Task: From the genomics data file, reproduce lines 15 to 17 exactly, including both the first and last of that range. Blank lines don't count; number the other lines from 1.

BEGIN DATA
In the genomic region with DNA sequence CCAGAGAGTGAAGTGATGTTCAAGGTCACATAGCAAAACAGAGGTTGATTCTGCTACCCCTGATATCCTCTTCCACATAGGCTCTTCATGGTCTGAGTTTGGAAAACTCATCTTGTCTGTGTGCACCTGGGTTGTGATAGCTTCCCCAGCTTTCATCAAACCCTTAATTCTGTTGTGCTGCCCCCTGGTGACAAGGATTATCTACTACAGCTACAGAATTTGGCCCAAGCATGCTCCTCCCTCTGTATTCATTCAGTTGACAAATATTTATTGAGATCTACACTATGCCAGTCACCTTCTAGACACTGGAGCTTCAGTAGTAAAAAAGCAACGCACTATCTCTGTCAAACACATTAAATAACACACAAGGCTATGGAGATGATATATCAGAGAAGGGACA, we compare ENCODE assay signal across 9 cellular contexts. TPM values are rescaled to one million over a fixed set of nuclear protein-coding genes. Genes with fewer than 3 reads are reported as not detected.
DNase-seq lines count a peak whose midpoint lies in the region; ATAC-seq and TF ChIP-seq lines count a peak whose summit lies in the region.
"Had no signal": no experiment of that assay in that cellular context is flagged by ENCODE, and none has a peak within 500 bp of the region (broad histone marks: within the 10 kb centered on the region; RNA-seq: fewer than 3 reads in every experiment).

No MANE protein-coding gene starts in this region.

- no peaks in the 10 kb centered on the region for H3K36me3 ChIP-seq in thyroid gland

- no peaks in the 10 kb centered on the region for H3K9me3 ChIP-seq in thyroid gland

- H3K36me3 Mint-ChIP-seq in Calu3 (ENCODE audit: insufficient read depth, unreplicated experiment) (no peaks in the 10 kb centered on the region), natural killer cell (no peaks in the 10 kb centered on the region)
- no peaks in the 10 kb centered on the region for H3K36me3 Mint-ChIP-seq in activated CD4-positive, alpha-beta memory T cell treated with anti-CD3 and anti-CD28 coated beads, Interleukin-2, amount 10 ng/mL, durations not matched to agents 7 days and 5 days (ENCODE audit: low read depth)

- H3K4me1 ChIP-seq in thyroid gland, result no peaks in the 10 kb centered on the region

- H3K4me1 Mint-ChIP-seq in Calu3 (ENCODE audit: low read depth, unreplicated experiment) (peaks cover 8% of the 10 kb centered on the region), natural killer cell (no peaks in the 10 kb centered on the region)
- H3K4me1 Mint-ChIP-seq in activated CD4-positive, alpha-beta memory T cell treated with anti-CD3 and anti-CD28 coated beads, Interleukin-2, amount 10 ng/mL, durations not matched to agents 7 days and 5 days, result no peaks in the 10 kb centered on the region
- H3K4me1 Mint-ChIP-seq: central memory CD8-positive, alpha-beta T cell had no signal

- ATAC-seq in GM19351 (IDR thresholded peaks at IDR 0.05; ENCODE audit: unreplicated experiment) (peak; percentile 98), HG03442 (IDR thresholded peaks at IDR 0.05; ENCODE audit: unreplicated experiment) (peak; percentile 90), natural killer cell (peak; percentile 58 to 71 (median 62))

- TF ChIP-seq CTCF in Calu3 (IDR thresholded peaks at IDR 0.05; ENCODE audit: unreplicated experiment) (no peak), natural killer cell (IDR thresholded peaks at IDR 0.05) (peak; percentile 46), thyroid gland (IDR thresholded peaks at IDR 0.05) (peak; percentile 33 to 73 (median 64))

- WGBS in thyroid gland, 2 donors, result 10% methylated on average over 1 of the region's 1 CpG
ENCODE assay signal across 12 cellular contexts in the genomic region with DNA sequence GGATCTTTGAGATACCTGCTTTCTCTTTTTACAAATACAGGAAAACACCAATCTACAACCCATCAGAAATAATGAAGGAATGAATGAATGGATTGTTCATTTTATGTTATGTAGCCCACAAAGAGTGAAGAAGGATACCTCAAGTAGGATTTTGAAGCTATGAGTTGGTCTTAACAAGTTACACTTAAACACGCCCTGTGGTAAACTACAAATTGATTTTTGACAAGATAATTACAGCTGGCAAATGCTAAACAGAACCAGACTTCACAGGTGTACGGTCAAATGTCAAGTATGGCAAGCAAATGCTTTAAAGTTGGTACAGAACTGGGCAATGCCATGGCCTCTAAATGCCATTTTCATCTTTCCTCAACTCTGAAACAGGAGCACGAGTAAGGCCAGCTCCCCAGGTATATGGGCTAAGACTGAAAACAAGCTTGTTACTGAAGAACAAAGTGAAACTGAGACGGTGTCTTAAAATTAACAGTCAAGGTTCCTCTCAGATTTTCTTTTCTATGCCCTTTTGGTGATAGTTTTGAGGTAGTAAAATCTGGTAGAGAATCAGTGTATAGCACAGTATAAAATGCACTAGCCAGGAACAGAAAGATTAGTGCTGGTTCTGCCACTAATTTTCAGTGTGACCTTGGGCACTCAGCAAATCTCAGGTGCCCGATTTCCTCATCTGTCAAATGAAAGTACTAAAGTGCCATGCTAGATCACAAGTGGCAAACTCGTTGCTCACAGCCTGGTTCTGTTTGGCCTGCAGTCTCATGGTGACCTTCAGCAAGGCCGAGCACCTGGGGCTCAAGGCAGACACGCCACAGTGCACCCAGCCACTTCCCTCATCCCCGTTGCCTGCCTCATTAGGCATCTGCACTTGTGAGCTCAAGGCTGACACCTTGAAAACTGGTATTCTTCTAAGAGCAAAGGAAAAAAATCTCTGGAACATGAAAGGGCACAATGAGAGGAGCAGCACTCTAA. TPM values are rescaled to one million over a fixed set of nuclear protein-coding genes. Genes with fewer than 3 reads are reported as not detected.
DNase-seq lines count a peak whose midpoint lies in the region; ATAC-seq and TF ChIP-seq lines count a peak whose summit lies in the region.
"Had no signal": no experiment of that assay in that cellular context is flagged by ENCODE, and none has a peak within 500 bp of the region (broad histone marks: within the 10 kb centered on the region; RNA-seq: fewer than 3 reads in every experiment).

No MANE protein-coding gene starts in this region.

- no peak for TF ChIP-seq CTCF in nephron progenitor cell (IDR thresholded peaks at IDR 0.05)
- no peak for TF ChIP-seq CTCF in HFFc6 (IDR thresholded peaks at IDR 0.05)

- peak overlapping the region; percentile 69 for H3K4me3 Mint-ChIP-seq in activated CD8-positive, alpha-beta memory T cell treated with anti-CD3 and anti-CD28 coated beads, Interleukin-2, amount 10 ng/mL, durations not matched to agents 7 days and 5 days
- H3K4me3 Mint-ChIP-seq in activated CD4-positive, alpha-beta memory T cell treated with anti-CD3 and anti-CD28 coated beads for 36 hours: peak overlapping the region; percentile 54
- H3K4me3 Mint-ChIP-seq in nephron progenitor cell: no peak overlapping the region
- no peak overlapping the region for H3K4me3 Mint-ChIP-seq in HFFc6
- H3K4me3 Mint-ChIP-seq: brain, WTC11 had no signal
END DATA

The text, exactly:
- WGBS in thyroid gland, 2 donors, result 10% methylated on average over 1 of the region's 1 CpG
ENCODE assay signal across 12 cellular contexts in the genomic region with DNA sequence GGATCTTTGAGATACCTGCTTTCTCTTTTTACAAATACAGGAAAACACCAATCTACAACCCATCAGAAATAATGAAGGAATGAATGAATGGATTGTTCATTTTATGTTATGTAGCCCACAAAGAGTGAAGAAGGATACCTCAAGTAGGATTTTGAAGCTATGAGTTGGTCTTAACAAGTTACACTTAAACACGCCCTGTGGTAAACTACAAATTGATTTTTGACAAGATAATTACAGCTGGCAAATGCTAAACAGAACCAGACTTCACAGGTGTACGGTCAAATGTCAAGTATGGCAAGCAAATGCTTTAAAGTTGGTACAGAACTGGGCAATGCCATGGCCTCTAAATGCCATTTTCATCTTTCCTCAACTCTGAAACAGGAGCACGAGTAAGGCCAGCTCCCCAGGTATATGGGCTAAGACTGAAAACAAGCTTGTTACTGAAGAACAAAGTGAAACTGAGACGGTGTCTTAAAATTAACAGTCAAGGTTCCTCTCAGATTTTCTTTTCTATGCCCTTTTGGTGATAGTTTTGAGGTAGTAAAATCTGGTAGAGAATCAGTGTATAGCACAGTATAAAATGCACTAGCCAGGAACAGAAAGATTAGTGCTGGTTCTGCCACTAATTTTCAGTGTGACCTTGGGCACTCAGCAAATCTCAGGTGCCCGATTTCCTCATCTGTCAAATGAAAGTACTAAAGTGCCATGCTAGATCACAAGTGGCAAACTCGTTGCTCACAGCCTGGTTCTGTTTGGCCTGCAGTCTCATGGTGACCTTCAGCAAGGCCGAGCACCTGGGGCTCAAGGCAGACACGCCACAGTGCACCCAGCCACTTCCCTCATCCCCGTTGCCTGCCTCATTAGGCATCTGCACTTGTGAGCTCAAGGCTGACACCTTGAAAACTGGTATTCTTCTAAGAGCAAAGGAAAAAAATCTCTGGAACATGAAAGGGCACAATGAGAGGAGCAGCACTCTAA. TPM values are rescaled to one million over a fixed set of nuclear protein-coding genes. Genes with fewer than 3 reads are reported as not detected.
DNase-seq lines count a peak whose midpoint lies in the region; ATAC-seq and TF ChIP-seq lines count a peak whose summit lies in the region.